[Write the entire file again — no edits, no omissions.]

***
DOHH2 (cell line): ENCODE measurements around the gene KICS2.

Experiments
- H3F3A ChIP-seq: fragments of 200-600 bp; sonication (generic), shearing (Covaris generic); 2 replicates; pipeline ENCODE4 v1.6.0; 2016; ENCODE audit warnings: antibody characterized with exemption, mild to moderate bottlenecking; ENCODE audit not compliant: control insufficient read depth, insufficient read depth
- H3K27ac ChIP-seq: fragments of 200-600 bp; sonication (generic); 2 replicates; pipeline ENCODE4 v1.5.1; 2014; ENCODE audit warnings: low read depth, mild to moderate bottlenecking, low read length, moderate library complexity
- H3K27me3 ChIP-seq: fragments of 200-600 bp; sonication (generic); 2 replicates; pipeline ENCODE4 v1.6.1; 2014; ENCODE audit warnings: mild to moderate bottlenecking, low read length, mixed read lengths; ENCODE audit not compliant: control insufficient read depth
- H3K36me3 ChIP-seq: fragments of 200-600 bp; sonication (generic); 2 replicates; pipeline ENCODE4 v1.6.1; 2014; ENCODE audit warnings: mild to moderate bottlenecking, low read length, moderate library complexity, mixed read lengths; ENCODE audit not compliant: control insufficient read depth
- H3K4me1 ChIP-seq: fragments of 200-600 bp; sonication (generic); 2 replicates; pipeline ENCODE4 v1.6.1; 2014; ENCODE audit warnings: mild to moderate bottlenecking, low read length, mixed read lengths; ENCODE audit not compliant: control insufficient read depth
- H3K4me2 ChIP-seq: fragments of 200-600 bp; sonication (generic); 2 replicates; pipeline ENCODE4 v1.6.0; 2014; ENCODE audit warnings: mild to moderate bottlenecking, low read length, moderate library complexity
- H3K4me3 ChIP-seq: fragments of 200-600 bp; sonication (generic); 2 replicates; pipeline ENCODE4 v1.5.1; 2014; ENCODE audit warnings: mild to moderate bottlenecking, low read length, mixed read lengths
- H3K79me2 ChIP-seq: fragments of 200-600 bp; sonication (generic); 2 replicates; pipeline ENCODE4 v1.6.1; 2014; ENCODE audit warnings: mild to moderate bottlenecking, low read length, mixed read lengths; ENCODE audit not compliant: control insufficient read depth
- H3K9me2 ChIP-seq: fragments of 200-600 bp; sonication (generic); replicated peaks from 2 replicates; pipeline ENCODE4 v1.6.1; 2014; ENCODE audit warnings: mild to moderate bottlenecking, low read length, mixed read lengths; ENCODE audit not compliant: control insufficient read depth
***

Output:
DOHH2 (cell line): ENCODE measurements around the gene KICS2.

Experiments
- H3F3A ChIP-seq: fragments of 200-600 bp; sonication (generic), shearing (Covaris generic); 2 replicates; pipeline ENCODE4 v1.6.0; 2016; ENCODE audit warnings: antibody characterized with exemption, mild to moderate bottlenecking; ENCODE audit not compliant: control insufficient read depth, insufficient read depth
- H3K27ac ChIP-seq: fragments of 200-600 bp; sonication (generic); 2 replicates; pipeline ENCODE4 v1.5.1; 2014; ENCODE audit warnings: low read depth, mild to moderate bottlenecking, low read length, moderate library complexity
- H3K27me3 ChIP-seq: fragments of 200-600 bp; sonication (generic); 2 replicates; pipeline ENCODE4 v1.6.1; 2014; ENCODE audit warnings: mild to moderate bottlenecking, low read length, mixed read lengths; ENCODE audit not compliant: control insufficient read depth
- H3K36me3 ChIP-seq: fragments of 200-600 bp; sonication (generic); 2 replicates; pipeline ENCODE4 v1.6.1; 2014; ENCODE audit warnings: mild to moderate bottlenecking, low read length, moderate library complexity, mixed read lengths; ENCODE audit not compliant: control insufficient read depth
- H3K4me1 ChIP-seq: fragments of 200-600 bp; sonication (generic); 2 replicates; pipeline ENCODE4 v1.6.1; 2014; ENCODE audit warnings: mild to moderate bottlenecking, low read length, mixed read lengths; ENCODE audit not compliant: control insufficient read depth
- H3K4me2 ChIP-seq: fragments of 200-600 bp; sonication (generic); 2 replicates; pipeline ENCODE4 v1.6.0; 2014; ENCODE audit warnings: mild to moderate bottlenecking, low read length, moderate library complexity
- H3K4me3 ChIP-seq: fragments of 200-600 bp; sonication (generic); 2 replicates; pipeline ENCODE4 v1.5.1; 2014; ENCODE audit warnings: mild to moderate bottlenecking, low read length, mixed read lengths
- H3K79me2 ChIP-seq: fragments of 200-600 bp; sonication (generic); 2 replicates; pipeline ENCODE4 v1.6.1; 2014; ENCODE audit warnings: mild to moderate bottlenecking, low read length, mixed read lengths; ENCODE audit not compliant: control insufficient read depth
- H3K9me2 ChIP-seq: fragments of 200-600 bp; sonication (generic); replicated peaks from 2 replicates; pipeline ENCODE4 v1.6.1; 2014; ENCODE audit warnings: mild to moderate bottlenecking, low read length, mixed read lengths; ENCODE audit not compliant: control insufficient read depth